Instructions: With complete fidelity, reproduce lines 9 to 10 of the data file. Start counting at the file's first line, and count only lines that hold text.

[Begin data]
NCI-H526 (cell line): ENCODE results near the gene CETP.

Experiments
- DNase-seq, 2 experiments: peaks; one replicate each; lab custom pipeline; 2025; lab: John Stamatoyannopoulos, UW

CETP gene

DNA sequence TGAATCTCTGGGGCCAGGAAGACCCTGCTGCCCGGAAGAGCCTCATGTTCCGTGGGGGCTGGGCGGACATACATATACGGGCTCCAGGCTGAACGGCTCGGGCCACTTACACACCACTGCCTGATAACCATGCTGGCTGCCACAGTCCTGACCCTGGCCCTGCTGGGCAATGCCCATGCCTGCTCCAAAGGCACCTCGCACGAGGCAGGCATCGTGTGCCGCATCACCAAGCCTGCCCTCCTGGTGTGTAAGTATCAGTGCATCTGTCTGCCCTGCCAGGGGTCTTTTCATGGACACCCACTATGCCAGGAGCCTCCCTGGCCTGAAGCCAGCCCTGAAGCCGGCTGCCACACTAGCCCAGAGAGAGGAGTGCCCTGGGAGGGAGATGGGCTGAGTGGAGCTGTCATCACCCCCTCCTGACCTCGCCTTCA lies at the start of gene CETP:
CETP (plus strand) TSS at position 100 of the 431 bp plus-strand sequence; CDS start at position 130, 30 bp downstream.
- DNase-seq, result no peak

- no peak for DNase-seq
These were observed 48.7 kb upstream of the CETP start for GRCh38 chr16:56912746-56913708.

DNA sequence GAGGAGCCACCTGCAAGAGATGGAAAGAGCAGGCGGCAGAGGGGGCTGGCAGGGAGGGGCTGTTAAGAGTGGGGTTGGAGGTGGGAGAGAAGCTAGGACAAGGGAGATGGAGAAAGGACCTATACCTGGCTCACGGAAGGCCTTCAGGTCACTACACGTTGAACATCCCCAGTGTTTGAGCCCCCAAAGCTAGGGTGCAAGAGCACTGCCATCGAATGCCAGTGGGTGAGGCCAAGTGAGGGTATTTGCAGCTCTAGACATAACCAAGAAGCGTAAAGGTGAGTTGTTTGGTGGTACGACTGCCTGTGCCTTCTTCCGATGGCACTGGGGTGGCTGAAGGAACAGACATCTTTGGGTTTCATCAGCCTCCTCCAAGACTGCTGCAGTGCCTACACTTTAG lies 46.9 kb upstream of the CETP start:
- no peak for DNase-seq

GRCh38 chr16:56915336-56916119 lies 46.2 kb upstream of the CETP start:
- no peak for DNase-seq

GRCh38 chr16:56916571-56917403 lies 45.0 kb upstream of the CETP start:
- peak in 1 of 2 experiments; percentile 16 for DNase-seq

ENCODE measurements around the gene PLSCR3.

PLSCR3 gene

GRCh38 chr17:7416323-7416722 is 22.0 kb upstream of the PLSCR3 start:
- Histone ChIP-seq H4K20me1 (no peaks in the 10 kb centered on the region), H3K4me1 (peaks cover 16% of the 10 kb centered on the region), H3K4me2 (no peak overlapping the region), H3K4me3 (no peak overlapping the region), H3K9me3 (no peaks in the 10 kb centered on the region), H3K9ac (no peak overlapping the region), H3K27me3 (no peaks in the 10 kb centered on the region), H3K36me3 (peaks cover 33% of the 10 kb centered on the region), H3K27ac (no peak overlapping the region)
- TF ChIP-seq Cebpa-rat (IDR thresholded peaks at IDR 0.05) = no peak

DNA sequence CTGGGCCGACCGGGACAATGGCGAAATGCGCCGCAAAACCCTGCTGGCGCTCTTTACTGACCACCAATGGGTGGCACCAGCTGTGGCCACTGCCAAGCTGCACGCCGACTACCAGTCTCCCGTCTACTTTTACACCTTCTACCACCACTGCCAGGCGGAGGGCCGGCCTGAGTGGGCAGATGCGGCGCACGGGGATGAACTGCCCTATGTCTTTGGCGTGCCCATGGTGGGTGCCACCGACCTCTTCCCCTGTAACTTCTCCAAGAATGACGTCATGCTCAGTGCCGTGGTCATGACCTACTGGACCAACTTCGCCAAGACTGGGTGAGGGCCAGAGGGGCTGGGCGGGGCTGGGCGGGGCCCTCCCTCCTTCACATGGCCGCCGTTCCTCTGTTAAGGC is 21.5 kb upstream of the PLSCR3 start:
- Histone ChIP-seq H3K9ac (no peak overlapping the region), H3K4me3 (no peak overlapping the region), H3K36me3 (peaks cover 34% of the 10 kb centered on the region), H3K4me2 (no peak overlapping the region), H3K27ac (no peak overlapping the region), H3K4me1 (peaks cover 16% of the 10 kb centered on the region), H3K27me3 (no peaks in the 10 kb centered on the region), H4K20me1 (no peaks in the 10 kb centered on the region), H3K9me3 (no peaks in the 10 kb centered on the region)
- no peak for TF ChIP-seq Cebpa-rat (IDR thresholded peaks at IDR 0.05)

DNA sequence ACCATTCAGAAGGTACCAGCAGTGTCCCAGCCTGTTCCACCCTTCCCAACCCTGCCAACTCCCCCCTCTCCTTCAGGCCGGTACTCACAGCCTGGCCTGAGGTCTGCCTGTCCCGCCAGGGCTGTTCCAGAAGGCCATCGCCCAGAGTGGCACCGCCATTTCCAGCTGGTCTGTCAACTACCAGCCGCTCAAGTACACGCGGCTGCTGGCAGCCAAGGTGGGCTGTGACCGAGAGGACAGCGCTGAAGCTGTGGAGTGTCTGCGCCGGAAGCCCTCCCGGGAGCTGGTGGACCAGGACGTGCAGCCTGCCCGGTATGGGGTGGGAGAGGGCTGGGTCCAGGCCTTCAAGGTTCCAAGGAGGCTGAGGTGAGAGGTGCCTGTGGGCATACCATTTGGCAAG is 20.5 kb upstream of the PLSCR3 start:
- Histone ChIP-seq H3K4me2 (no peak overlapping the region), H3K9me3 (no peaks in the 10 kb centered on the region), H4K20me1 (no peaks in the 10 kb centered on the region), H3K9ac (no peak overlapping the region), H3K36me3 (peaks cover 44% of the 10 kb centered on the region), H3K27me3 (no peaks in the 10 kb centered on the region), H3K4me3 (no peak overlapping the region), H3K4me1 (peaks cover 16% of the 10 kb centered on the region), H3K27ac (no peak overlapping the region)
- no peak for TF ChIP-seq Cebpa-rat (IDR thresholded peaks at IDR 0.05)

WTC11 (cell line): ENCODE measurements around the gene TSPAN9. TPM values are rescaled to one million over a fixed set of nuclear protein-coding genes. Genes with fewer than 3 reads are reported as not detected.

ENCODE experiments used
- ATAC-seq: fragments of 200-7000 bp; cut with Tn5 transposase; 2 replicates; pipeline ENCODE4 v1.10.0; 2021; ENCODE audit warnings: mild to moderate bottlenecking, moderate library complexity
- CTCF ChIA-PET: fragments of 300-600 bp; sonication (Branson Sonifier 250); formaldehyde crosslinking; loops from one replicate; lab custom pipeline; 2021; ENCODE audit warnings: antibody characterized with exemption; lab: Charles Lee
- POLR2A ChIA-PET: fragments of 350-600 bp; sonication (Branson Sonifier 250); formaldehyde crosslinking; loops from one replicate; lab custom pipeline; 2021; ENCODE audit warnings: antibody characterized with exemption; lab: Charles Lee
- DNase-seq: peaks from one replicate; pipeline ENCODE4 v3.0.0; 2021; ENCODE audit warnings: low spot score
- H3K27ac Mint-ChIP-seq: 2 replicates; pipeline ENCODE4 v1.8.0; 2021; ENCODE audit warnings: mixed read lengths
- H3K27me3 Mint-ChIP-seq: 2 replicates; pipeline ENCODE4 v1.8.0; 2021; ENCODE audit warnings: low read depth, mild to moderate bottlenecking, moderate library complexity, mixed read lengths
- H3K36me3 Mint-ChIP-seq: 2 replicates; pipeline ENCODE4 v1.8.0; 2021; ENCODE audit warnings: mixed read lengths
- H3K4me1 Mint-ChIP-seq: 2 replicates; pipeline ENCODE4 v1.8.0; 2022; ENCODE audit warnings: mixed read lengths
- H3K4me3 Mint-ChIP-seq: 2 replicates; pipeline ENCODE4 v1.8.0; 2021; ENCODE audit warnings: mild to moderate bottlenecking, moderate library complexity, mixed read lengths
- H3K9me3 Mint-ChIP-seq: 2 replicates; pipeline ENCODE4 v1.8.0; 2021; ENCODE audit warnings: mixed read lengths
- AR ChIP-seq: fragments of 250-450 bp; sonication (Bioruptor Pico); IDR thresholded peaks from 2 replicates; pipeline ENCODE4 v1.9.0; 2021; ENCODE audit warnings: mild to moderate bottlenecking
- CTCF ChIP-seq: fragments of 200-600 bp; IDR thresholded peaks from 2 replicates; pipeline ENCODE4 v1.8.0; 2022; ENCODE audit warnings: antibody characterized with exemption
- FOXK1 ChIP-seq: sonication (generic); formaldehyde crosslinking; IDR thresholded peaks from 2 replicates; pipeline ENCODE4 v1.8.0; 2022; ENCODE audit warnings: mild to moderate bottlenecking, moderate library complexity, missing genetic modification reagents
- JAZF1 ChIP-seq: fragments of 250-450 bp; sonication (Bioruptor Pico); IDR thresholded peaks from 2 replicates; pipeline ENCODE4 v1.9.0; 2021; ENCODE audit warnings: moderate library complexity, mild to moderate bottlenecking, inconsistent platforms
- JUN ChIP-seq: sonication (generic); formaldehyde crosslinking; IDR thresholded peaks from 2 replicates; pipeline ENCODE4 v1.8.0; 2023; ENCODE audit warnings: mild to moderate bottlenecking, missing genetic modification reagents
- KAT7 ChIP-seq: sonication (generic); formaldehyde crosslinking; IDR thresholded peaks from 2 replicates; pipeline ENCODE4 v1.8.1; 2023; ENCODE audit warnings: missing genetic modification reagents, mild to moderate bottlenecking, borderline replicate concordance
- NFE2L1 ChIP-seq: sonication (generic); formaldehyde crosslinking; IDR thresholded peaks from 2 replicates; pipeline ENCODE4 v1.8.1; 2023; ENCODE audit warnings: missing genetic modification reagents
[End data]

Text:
These were observed 48.7 kb upstream of the CETP start for GRCh38 chr16:56912746-56913708.

DNA sequence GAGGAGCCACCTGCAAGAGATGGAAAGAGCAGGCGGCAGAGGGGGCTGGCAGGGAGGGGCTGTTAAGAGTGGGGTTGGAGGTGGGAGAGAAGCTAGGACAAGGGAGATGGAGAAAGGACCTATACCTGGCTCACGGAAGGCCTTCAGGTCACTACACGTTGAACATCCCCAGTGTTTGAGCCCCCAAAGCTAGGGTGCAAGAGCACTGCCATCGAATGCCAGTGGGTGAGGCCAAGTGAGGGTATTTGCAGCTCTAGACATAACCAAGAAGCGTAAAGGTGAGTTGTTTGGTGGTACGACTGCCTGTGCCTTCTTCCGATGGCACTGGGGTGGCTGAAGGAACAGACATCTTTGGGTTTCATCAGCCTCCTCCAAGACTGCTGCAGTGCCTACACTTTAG lies 46.9 kb upstream of the CETP start: